Can there be a good God? A God who graces with good gifts when a crib lies empty through long nights, and bugs burrow through coffins? Where is God, really? How can He be good when babies die, and marriages implode, and dreams blow away, dust in the wind? Where is grace bestowed when cancer gnaws and loneliness aches and nameless places in us soundlessly die, break off without reason, erode away. Where hides this joy of the Lord, this God who fills the earth with good things, and how do I fully live when life is full of hurt? // Ann Voskamp
I’m tired today, and this is the question I ask: Can there be a good God?
I’ve been tired for weeks. Tired of myself and tired of the world, the way that the cosmic powers over this present darkness have influenced us both (Ephesians 6:12).
My questioning of God’s goodness comes from a lack of faith, I know.
I know, I know, I know.
“I know the theological answers,” Voskamp says. “But do my blood and do my pulse?”
I’m asking too.
Being a Christian feels much harder living on a campus of thousands and thousands of professing believers than it did living in a predominantly Muslim country. On occasion I wonder, surrounded by thousands of students and faculty lifting their hands in worship: are we all brainwashed? Are we all entirely deluded? Or am I just ignorant and ungrateful, a millennial pathetically succumbing to her quarter-life crisis?
There are students on this campus struggling with identity and sin and circumstances, and these are not easy struggles. I have often been quick to offer Scripture and answers. Quick to declare the truth on every unfortunate event or inconvenient matter that presents itself. Recently I have been slower to speak, slower to condemn. I am one of the strugglers.
All Scripture is breathed out by God and is useful for teaching, rebuking, correcting and training in righteousness (2 Timothy 3:16). I know, I know, I know.
Today the rubber is meeting the road. I am tired. Can there be a good God?
I miss my dad far more today than I did on the day that he died, when the pace of tears moved faster than the pace of understanding. I miss him far more than I did six months ago, or three months ago. My life right now, on a beautiful campus, with beautiful friends and teachers, is more than I could ask for, and harder than I imagined.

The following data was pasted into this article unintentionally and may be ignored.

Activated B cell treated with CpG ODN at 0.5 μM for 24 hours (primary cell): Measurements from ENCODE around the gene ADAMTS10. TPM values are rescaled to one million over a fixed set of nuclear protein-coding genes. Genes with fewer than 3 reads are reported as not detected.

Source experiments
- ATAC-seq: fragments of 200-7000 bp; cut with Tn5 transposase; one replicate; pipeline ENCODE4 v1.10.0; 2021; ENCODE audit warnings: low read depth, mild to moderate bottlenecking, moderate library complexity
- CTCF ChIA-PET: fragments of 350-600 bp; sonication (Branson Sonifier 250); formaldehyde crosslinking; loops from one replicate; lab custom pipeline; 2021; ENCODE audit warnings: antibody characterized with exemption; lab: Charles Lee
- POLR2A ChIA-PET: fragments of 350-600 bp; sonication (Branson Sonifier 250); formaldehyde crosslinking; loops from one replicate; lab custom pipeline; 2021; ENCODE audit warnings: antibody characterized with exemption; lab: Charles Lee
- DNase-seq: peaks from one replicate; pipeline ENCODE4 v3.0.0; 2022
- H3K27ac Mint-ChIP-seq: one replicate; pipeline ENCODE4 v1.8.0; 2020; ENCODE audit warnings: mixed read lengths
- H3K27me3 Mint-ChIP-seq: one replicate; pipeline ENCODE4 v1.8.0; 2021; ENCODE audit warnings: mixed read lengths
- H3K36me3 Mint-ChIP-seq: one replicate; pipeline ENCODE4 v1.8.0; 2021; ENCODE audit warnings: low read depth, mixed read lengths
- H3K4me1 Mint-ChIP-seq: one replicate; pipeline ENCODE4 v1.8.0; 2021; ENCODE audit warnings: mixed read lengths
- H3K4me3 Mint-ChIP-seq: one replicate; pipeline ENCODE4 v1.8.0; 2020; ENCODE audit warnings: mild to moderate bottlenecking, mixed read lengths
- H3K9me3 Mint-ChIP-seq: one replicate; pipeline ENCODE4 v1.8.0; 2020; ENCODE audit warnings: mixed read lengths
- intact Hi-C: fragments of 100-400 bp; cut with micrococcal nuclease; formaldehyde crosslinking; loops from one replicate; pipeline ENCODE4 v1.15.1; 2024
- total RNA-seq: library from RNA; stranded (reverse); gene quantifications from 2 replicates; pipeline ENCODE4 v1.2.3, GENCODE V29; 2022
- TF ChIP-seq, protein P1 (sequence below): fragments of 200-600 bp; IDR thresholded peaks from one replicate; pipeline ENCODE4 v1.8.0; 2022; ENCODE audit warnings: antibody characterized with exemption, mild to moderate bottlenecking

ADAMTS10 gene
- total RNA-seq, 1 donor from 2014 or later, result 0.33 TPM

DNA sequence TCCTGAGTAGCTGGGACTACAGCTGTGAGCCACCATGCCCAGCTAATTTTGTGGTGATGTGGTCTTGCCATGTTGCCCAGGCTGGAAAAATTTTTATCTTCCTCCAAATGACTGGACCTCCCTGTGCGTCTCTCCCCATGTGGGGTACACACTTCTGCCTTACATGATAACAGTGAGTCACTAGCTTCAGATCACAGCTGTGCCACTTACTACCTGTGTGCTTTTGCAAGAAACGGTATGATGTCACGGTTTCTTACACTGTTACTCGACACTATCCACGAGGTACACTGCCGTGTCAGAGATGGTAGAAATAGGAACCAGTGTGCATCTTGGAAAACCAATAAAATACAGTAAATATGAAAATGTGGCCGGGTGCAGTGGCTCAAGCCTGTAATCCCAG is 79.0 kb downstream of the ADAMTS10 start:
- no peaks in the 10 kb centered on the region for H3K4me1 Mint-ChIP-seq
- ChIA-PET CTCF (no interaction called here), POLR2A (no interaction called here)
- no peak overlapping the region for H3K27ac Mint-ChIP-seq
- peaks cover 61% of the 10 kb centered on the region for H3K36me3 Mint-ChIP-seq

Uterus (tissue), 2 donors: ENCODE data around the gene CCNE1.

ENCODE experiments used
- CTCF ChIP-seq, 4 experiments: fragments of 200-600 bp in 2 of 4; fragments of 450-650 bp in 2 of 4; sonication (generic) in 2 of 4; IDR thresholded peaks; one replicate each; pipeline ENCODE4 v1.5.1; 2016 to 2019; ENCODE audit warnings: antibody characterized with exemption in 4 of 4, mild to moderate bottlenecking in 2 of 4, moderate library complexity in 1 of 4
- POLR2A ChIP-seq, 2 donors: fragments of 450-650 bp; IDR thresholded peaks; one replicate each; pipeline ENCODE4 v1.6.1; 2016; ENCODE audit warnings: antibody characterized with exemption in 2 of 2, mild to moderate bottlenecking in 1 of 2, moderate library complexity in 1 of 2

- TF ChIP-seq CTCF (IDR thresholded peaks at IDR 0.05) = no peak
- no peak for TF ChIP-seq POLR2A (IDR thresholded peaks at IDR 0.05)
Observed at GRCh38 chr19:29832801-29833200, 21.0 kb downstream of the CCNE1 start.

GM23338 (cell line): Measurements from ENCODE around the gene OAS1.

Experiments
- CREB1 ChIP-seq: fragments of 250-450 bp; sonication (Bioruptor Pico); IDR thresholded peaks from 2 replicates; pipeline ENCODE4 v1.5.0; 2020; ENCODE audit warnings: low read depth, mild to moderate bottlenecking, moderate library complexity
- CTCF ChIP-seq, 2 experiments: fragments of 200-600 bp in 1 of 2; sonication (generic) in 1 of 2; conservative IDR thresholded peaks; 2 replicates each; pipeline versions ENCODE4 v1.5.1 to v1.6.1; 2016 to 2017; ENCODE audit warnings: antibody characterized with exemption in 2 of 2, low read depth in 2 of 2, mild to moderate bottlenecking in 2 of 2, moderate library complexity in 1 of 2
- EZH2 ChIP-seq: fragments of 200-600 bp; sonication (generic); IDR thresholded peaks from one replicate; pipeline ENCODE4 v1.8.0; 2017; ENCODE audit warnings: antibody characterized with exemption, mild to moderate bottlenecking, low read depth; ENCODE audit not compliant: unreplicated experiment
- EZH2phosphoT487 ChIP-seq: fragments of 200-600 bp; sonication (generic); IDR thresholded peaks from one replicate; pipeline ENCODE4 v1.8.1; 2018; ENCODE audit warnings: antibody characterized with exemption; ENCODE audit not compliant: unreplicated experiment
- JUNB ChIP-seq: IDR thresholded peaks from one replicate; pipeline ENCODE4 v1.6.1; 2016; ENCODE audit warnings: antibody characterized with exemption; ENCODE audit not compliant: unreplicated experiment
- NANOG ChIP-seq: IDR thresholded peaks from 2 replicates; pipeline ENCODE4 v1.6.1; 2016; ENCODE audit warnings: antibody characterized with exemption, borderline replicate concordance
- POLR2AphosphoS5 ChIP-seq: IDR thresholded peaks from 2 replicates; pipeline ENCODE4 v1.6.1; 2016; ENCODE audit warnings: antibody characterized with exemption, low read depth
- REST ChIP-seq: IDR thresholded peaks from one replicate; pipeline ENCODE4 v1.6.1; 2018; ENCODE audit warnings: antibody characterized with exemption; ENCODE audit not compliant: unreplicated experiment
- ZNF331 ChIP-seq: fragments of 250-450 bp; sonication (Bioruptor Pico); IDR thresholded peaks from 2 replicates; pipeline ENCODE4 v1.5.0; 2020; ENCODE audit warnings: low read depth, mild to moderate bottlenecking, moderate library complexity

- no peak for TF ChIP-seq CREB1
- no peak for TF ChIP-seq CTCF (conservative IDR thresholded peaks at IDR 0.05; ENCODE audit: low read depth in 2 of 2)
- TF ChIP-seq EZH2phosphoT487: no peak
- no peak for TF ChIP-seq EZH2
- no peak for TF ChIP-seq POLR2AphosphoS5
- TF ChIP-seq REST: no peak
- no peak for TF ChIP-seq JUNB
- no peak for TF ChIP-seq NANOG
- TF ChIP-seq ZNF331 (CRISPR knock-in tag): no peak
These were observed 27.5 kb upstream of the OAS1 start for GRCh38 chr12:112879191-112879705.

I wonder, will home, the way I think of it and the way it is no more, ever be truly happy again? Maybe. Maybe not. The branding iron of death, the initial scorching subsided, has left a mark that will last until the day my body fails and eternity is inhaled. I know that for those who love God all things work together for good (Romans 8:28).
I know, I know, I know. But I don’t understand.
There is one assurance to which I cling, even when I have more struggles than answers: in whatever desire is left unfulfilled, wrenched painfully from my reality today, I see a promise of greater fulfillment in Christ. I count everything as loss, because of the surpassing worth of knowing Jesus Christ as Lord (Philippians 3:8).
Even in the most severe doubts I have ever faced, I will trust.
In May, I watched my grandmother’s memorial service from my bedroom in Jordan as my aunt streamed it live on Facebook. I watched and I remembered years of my grandmother’s piano lessons, her tears when I read her something I wrote or recited Scripture, my tears when she scolded me, and holidays with dozens of family members, everyone together. The service was beautiful. I wasn’t the only family member participating in the service from another continent; I could see that my cousin Peter, a missionary in Guatemala, was watching as well.
My grandmother always insisted that she would live to see all of her twenty-three grandchildren get married. She didn’t live to see any of us get married. This made me sad. God couldn’t have let her live to see even one grandchild married?
And yet, as I considered this, I realized that she will see her grandchildren, and generations beyond, married. By the grace of God and the faith that she passed on to her children and grandchildren, a union of eternal joy and intimacy beyond what we can grasp is in our near future. She skipped the temporary glimpse, but she will feast and rejoice at the marriage supper of the Lamb. (Revelation 19:6-8)
I know, I know, I know. Still, I wonder.
Today I struggle. Today I miss even the glimpse of the good things that are mine in Christ Jesus. My vision is clouded by the questions.
I trust that faithfulness and obedience, even in trials and uncertainty and misery, will one day be rewarded as I see the surpassing worth of Christ Jesus. I know him today. Someday I will see Him. Someday I will see and I will know.
Can there be a good God?
He brings me to the banqueting house, and His banner over me is love (Song of Solomon 2:4).
Can there be a good God?
Sometimes, my blood and my pulse aren’t there yet. But His Word is there.
The answer is yes.